There is a lot of advice streaming over the internet (where else) about how to avoid (or dump) traditional publishers and produce (and sell) your book yourself. This is still early times for such action (I think) but the times do change and they change fast. I would personally prefer to have a traditional publisher, but they do seem slow on the uptake.
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How to become an e-book sensation.
by Beverly Akerman
This is a story about the end of the gatekeeper. About the movement spreading throughout media, from which book publishing is hardly exempt, as readers of Harry Potter, Twilight and Fifty Shades of Grey have made all too clear.
It’s about the reading public – the great unwashed, the hoi polloi – no longer letting tastemakers decide what’s worth reading. It’s about the masses seizing the means of publication.
In short, it’s about choosing for ourselves.
Publishing is an injured beast, but it was mortally wounded before Amazon attacked. And the injuries themselves are partly self-inflicted.
The proof? The vast majority of top-heavy legacy publishers’ books – agented, edited, sales-managed, otherwise massaged, and only then published – tank, sinking with nary a trace. Conversely, some books, refused by dozens of publishers, go on to achieve rockstardom when some kindly soul finally deigns to bring them to market.
Which means only one thing: Despite their vast education, experience and good taste, publishers have only about a quarter of a clue what the public really wants. For publishers, it’s “the end of the world as they know it.”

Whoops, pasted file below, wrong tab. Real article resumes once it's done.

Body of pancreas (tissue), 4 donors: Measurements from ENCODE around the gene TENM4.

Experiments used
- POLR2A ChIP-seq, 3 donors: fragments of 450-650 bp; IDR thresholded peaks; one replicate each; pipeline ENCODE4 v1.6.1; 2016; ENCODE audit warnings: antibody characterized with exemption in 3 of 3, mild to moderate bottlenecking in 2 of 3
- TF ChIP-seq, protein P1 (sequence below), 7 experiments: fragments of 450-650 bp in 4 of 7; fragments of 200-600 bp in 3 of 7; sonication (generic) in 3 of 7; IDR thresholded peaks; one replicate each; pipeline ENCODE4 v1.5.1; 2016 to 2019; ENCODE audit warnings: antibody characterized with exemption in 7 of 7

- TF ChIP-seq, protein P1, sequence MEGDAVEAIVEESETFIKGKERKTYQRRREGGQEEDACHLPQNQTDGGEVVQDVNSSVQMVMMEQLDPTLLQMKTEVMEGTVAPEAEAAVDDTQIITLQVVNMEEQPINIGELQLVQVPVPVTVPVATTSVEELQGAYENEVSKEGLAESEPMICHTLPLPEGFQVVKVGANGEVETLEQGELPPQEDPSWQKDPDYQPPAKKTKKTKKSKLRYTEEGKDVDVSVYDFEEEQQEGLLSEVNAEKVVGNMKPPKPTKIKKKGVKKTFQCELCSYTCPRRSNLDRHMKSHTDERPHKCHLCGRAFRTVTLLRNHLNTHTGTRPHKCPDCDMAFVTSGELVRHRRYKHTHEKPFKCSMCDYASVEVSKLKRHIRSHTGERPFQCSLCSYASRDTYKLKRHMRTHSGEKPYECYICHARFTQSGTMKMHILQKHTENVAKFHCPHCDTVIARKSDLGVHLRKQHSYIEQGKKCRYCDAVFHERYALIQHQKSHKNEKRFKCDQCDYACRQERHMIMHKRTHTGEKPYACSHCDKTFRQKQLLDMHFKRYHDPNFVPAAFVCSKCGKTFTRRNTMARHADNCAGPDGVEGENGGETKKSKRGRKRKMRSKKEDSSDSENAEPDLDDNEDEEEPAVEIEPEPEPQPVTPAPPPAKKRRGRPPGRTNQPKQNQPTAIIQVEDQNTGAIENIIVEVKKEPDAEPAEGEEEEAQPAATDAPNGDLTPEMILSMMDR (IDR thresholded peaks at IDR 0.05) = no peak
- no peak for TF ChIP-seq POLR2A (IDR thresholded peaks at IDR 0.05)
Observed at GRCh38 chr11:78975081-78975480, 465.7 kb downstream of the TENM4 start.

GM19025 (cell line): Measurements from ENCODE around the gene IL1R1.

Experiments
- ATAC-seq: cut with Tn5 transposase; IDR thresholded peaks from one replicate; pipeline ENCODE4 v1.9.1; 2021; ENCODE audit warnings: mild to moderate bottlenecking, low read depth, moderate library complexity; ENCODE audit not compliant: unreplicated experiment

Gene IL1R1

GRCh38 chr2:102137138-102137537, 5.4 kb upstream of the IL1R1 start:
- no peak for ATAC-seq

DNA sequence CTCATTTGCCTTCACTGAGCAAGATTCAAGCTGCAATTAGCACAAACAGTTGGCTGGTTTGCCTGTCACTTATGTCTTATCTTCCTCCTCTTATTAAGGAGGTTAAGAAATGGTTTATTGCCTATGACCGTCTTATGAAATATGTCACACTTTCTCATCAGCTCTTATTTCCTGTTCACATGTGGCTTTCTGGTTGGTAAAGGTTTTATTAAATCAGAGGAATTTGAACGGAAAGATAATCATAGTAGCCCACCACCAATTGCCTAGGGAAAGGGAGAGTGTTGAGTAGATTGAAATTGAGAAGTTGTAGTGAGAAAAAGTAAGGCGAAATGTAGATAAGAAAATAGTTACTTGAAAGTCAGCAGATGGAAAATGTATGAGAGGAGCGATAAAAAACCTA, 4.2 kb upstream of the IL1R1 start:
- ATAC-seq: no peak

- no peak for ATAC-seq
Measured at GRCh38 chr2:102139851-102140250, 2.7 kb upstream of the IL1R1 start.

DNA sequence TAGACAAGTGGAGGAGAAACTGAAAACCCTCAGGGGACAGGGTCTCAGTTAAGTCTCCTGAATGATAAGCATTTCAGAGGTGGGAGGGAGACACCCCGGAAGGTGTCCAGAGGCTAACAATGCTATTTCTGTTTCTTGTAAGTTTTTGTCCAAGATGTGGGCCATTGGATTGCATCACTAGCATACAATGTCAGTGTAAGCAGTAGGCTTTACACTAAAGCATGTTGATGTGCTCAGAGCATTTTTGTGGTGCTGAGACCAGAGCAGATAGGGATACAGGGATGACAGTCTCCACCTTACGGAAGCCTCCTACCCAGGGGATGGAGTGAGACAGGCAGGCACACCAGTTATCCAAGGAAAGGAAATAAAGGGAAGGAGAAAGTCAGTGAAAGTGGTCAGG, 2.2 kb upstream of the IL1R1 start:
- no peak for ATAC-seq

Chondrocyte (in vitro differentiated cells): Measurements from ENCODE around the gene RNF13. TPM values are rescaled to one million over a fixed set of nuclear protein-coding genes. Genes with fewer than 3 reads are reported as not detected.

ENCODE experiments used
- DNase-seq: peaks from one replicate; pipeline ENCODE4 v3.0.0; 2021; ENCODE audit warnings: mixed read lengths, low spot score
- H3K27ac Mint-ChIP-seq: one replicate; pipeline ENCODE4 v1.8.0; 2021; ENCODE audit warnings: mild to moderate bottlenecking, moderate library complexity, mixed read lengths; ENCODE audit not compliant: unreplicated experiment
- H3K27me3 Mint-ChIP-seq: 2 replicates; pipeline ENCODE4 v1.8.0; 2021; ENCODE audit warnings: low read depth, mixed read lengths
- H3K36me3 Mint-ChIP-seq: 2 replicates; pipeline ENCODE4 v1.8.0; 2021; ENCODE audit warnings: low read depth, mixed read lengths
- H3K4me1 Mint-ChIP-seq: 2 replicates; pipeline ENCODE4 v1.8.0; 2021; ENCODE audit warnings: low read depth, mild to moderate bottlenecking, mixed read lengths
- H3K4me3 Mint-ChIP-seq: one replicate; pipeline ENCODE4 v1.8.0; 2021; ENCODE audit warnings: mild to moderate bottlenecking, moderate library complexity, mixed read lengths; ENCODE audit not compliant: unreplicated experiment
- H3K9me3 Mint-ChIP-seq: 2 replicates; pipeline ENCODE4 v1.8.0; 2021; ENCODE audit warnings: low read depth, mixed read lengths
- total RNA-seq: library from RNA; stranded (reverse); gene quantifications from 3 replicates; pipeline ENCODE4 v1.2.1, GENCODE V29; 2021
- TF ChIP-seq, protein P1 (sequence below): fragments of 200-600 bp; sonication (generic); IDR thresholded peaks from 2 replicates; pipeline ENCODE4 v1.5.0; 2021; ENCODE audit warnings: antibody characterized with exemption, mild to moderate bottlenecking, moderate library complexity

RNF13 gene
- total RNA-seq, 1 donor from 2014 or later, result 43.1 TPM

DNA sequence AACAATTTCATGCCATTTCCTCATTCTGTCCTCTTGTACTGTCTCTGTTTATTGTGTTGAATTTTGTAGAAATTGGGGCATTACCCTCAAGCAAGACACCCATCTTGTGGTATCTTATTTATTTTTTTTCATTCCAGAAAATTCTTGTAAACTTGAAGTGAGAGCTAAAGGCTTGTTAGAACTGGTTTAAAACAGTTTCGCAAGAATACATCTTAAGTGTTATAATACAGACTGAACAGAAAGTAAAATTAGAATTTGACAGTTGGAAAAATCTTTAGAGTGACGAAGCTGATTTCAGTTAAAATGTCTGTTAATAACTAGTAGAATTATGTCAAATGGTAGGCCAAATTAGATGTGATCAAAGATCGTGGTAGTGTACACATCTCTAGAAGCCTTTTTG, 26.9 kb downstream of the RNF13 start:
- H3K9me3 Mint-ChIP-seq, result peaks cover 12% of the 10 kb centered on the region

And I feel fine.
How’s this for a story?
Mild-mannered Vancouver recreational-vehicle sales manager hits midlife and decides it’s time for some changes. Big changes. He sobers up, gets a divorce, takes up running, remembers he’s always wanted to be a writer, and enrolls in community writing courses.
Five years later, his mixed-genre coming of age/romantic suspense novel, My Temporary Life, is making the rounds of agents and publishers.
The book is rejected nearly 130 times.
For three more years, our hero perseveres, because that’s what heroes do. He has a businessman’s “buy-in” to the process, accepting that his product could be judged unsalable. (Nothing personal.) Aside from all those professional reader rejections, he’s receiving an endless stream of compliments from every real, live, non-professional reader his book encounters – relatives, writing-class co-conspirators, friends, friends of friends, friends of friends of friends. He keeps going because he’s just this really swell, grounded guy, seemingly without a resentful bone in his body.
You know, like most writers.
Maybe it’s the 12-step program
Ultimately, our hero decides – is forced – to self-publish, which, being who he is, he welcomes. “It was either quit and not do any more with it, or self-publish,” he says.
His e-book went live in December, 2011. In January, he sold $100 worth. Two-and-a-half months later, he embraced the strategy I’ll spell out later: Readers have since snapped up 86,000 copies. A Canadian bestseller is 5,000 copies.
At Amazon.com, our hero is the e-book equivalent of an implanted, spray-tanned, maple-syrup-smeared Playboy centerfold, earning $45,000 in February alone. E-book sales approached $5,000 in March, with another 16,000 giveaways.